August 13–August 29, 2016
In the Louvre there is a work by a primitive painter, known or unknown I cannot say, but whose name will never be representative of an important period in the history of art. This painter is Lucas van den Leyden and in my opinion he makes the four or five centuries of painting that come after him inane and useless. The canvas I speak of is entitled "The Daughters of Lot," a biblical subject in the style of the period. Of course the Bible in the Middle Ages was not understood in the same way we understand it today, and this canvas is a curious example of the mystic deductions that can be derived from it. Its emotion, in any case, is visible even from a distance; it affects the mind with an almost thunderous visual harmony, intensely active throughout the painting, yet to be gathered from a single glance. Even before you can discern what is going on, you sense something tremendous happening in the painting, and the ear, one would say, is as moved by it as the eye. A drama of high intellectual importance seems massed there like a sudden gathering of clouds which the wind or some much more direct fatality has impelled together to measure their thunderbolts.
The sky of the picture, in fact, is black and swollen; but even before we can tell that the drama was born in the sky, was happening in the sky, the peculiar lighting of the canvas, the jumble of shapes, the impression the whole gives at a distance – everything betokens a kind of drama of nature for which I defy any painter of the Great Periods to give us an equivalent.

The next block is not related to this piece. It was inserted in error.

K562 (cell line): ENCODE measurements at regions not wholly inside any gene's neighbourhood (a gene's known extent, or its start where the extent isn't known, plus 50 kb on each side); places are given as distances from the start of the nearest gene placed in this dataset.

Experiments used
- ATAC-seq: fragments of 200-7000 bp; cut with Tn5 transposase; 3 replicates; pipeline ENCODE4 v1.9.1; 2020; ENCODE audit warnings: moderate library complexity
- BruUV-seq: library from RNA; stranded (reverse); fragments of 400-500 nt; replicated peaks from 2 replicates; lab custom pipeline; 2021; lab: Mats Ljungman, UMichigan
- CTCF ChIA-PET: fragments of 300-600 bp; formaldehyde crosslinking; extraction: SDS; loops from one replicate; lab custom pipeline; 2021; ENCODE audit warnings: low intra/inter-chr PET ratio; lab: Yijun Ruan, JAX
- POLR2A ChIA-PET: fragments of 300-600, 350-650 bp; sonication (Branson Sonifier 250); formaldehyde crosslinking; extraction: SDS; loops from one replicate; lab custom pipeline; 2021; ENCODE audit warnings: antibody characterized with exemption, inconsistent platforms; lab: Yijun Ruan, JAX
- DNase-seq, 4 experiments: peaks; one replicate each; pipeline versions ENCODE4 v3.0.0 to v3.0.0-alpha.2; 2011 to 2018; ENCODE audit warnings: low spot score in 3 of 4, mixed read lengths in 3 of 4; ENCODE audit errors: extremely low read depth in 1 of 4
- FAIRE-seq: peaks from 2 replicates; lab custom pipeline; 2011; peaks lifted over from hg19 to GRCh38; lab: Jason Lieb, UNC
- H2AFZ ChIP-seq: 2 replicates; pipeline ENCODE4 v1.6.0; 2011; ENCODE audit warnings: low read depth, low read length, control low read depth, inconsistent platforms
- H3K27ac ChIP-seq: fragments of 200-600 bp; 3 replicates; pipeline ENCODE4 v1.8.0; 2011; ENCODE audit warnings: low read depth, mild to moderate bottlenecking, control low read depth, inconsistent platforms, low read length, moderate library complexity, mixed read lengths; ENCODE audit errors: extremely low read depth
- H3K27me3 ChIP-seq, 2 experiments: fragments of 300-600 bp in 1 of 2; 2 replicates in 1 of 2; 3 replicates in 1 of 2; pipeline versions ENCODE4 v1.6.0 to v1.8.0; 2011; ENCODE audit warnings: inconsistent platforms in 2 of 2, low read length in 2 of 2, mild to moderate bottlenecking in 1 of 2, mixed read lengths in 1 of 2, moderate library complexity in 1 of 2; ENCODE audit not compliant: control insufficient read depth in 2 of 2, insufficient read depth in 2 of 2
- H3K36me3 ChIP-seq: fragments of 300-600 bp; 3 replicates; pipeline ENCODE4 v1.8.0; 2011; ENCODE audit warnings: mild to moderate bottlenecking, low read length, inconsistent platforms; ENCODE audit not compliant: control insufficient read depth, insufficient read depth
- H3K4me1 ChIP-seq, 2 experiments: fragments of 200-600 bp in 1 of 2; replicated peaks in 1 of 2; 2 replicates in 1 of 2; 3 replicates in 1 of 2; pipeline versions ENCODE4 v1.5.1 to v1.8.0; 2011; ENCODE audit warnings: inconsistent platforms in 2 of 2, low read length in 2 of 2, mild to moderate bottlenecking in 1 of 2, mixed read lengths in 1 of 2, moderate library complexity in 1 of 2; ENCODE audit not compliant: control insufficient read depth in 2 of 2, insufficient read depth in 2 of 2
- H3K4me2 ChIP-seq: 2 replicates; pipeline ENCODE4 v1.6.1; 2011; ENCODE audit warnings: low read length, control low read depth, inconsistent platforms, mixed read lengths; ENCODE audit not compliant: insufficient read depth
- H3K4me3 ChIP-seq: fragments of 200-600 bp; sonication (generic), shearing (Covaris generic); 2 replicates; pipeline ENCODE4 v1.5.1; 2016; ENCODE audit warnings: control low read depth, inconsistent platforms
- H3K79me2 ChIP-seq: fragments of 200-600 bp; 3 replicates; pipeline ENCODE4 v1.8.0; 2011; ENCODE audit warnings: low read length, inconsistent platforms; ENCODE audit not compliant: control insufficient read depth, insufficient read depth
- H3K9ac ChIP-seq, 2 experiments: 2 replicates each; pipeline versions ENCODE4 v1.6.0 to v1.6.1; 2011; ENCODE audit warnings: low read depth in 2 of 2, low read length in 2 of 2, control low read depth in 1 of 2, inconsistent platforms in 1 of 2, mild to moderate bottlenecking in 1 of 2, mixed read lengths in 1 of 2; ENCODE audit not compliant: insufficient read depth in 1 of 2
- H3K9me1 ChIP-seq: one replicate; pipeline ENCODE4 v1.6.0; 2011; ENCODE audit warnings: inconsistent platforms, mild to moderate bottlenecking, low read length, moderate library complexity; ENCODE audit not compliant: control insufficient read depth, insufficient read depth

A tent is pitched at the sea's edge, in front of which Lot is sitting, wearing full armor and a handsome red beard, watching his daughters parade up and down as if he were a guest at a prostitutes' banquet.
And in fact they are strutting about, some as mothers of families, others as amazons, combing their hair and fencing, as if they had never had any other purpose than to charm their father, to be his plaything or his instrument. We are thus presented with the profoundly incestuous character of the old theme which the painter develops here in passionate images. Its profound sexuality is proof that the painter has understood his subject absolutely as a modern man, that is, as we ourselves would understand it: proof that its character of profound but poetic sexuality has escaped him no more than it has eluded us.
On the left of the picture, and a little to the rear, a black tower rises to prodigious heights, supported at its base by a whole system of rocks, plants, zigzagging roads marked with milestones and dotted here and there with houses. And by a happy effect of perspective, one of these roads at a certain point disengages itself from the maze through which it has been creeping, crosses a bridge, and at last receives a ray of that stormy light which brims over between the clouds and showers the region irregularly.
The sea in the background of the canvas is extremely high, at the same time extremely calm considering the fiery skein that is boiling up in one corner of the sky.